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Juror who vowed impartiality in George Floyd case, despite donning BLM shirt, now touts jury duty as activism

Brandon Mitchell, the first juror to come out publicly and do media interviews about the Chauvin trial, told syndicated radio host Erica Campbell this week that serving on juries is important “if we wanna see change, we wanna see some things going different.” He added, “We gotta get out there and get into these avenues, get into these rooms to try to spark some change. Jury duty is one of those things – jury duty, voting. All of those things we gotta do.”

Mitchell described in other media interviews how he and all but one of the other 11 jurors were quickly ready to convict Chauvin on all charges (second-degree murder, third-degree murder and manslaughter) in connection with the death last May of George Floyd. The incident sparked a wave of Black Lives matter protests, many of which turned violent, across the nation.

And yet Mitchell, a 31-year-old black man who coaches high school basketball in Minneapolis, where Floyd’s infamous death occurred, reportedly told Judge Peter Cahill during jury selection in March that he hadn’t heard anything about the George Floyd civil case. He said he may have heard some basic information in news reports about trial dates and whatnot, but nothing that would prevent him from serving as an impartial juror.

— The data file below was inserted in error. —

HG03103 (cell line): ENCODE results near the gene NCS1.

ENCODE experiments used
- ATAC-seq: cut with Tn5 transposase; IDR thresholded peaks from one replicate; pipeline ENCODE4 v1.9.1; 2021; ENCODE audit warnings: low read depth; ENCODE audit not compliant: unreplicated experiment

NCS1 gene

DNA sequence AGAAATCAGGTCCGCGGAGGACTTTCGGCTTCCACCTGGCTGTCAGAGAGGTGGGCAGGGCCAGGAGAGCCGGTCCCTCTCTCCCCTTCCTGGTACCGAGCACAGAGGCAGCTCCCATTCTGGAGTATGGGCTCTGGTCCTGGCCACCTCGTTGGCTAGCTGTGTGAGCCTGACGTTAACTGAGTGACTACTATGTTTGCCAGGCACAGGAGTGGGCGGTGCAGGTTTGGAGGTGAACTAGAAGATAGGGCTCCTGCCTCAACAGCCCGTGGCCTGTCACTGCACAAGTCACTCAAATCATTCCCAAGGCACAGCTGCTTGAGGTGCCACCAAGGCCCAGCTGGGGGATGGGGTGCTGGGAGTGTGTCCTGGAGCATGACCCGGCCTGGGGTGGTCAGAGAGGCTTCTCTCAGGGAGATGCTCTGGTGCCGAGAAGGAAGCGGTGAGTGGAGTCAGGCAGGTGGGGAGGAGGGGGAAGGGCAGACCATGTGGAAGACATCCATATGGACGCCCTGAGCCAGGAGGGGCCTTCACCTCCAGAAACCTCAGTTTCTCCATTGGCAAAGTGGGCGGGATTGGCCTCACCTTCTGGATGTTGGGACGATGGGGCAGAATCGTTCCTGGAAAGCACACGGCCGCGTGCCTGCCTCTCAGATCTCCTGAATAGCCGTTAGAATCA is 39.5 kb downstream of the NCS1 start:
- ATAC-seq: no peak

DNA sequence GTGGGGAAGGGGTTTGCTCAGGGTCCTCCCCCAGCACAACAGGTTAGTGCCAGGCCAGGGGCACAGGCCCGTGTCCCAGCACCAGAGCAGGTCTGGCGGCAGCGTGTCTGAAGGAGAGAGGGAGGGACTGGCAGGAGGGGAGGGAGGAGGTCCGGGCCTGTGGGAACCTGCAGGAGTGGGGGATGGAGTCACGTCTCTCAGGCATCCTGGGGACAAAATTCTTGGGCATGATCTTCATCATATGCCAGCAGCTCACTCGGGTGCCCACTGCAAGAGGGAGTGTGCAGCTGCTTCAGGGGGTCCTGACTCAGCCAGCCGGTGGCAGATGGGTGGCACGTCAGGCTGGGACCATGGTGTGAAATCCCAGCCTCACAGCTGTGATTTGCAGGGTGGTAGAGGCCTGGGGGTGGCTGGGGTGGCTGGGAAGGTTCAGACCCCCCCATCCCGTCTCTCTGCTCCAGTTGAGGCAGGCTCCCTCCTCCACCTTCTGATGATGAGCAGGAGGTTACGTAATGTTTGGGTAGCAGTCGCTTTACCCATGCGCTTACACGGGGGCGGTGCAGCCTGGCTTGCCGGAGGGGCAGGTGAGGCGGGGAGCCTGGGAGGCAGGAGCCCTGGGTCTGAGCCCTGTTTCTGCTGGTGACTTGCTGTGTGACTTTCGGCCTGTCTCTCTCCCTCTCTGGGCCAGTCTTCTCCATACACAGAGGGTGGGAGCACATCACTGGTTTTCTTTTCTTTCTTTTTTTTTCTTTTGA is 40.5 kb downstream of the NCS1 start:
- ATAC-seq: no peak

Mitchell also told Chauvin’s defense lawyer during questioning that he didn’t know whether Chauvin did anything wrong and that he believed the officer had no intention of harming anyone.

However, a Facebook post last August by Travis Mitchell, uncle of Brandon Mitchell, appears to show the future juror wearing a BLM hat and a BLM T-shirt with a message that alluded specifically to the George Floyd incident: “Get your knee off our necks.” Floyd died after Chauvin pinned him to the pavement, pressing his knee against his neck for more than nine minutes.

Some social media users suggested that Mitchell’s views could become grounds for an appeal in the Chauvin case. Another potential basis for seeking a new trial could be a threat during the trial by US Representative Maxine Waters (D-California) that failure by the jury to find Chauvin guilty of murder would necessitate “more confrontational” protests. Cahill said the congresswoman’s remarks could lead to the verdict being overturned. 

Lisa Christensen, an alternate juror in the case, said she feared “rioting and destruction” if Chauvin weren’t convicted. “I was concerned about people coming to my house if they were not happy with the verdict,” she said.

But Mitchell said he felt no such pressure. “I don’t think any of us felt like that,” he said in a CBS News interview.

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